Thursday, December 8, 2011

School days...

As I type, Billy is lying in bed, covered in stuffed toy animals, pretending I can't see or hear him. In truth, all I can see is the remote control pointed strategically at the TV. As it is very close to the end of the year, and I have Buckley's chance of fishing him out from under assorted predators and prey, I will take a moment to talk about our schooling story.

Around this time last year, I was posting obtuse distressed messages about Billy and school. It was, I would have to say, the worst experience I have ever had.

I would take a gigantic vomiting hangover over what happened  a year ago. I would choose to carry around a bag of stinking dog poo over what happened last year. I would re-live every heartbreak I've ever had again and again over what happened last year. It sucked like nothing has ever sucked.

As a part of that process, though, we ended up choosing Distance Education for Billy. That, in itself, was worth all the metaphysical nastiness.

 In Australia, Distance Ed is homeschool with the curriculum prepared, supplied and marked by a teacher at a base school. It seemed like the best option for us because it gave me a chance to benchmark both Billy and myself. Six years of therapy and two years of self directed learning at school meant we needed specifics about where his academic skills needed to be.

Choosing a school with a self-directed learning focus is one (repeat, one) of the key mistakes I made in school choice. As his mother, I can see that Billy is 'bright'. He has intense skills in the area of literacy and memory in particular. As a trained teacher, I believed very strongly in the philosophy of self-directed learning. As a human being, I hoped they would adapt to him as they saw him in action. I believed that his teachers were seeing (as we saw) that autism + Billy = an almost intractable inability to learn unsupervised in a busy, heavily populated environment.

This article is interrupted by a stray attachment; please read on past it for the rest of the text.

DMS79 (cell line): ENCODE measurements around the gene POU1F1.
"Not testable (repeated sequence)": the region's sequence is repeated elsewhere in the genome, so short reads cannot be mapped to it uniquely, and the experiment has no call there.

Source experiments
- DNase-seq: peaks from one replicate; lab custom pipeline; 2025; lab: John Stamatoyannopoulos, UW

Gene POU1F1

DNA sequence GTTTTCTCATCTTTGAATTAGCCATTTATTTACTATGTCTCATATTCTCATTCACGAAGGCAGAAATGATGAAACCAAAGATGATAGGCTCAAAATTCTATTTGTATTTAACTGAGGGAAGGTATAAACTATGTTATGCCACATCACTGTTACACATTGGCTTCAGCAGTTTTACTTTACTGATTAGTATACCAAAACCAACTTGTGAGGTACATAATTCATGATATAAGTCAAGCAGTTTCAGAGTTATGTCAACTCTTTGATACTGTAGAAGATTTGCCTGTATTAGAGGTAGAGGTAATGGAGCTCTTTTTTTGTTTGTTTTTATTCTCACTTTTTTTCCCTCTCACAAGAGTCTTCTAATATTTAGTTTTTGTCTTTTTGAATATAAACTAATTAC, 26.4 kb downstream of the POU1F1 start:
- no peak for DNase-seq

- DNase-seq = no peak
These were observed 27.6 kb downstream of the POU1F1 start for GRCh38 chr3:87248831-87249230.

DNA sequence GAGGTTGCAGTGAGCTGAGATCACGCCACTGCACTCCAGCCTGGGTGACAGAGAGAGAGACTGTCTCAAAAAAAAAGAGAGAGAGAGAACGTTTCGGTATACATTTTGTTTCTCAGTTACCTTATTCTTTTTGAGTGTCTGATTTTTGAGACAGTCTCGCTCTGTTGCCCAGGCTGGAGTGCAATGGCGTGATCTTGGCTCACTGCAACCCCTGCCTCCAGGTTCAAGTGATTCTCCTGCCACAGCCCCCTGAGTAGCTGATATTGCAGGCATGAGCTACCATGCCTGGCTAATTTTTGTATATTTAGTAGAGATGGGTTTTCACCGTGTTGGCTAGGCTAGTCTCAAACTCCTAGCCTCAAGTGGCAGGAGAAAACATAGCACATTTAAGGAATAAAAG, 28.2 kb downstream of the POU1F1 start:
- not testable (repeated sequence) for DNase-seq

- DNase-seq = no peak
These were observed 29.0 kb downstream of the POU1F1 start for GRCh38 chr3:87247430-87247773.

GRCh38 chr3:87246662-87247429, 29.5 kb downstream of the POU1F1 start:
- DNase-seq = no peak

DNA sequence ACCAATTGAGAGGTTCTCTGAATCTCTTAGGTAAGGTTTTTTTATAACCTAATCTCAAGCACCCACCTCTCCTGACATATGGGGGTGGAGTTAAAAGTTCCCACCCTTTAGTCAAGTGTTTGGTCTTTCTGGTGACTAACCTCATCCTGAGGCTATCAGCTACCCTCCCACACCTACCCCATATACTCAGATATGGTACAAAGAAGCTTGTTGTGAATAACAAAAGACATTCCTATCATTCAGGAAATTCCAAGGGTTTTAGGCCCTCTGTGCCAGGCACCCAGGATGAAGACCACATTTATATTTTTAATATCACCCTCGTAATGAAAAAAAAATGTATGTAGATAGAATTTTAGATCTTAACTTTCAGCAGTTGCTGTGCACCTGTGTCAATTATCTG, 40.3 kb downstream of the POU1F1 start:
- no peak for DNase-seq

They did not.

In what I can only believe is good faith, they assured me he was indeed accumulating skills in the magically osmotic fashion that true, self direction allows. It was quite confronting to realise, after two years of not inexpensive schooling, he could not write more than his name independently. He had no concept of number facts to 10, never mind 100. He was still grasping a pencil in his fist. On the upside, he was reading really well (something we did constantly at home, and which was done once a week by volunteer parents at school).

Why did we not notice these things sooner, I hear you ask? I have two answers. We did, and we believed.

We asked the teacher why Billy's skills were not advancing. She had two answers. He will do it in his own time, or we have no more staff time to allocate to him.

Our alarms increased (not surprisingly) in direct proportion to his teacher's defensive and progressively more absurd avoidance tactics. She had buses to catch instantly, she had double scheduled meetings, she had gloriously detailed excuses for the lack of evidence of actual work completed at school by Billy (involving fine motor skills and mental dexterity well beyond his abundant means).

What is clear now, very very clear to me, is that schools with no specific training in special needs (generally) and autism (in particular) have no right accepting children like Billy among their enrolments. If they do, they must commit to and undertake training.

Also, it is clear that schools whose philosophies centre around genuinely laudable concepts like 'equality' and 'equity' can and will use those concepts (when pushed) to defend their lack of resourcing in relation to special needs - after all, if one child gets 'more' of anything than another, it's not fair. It's not equitable. Right?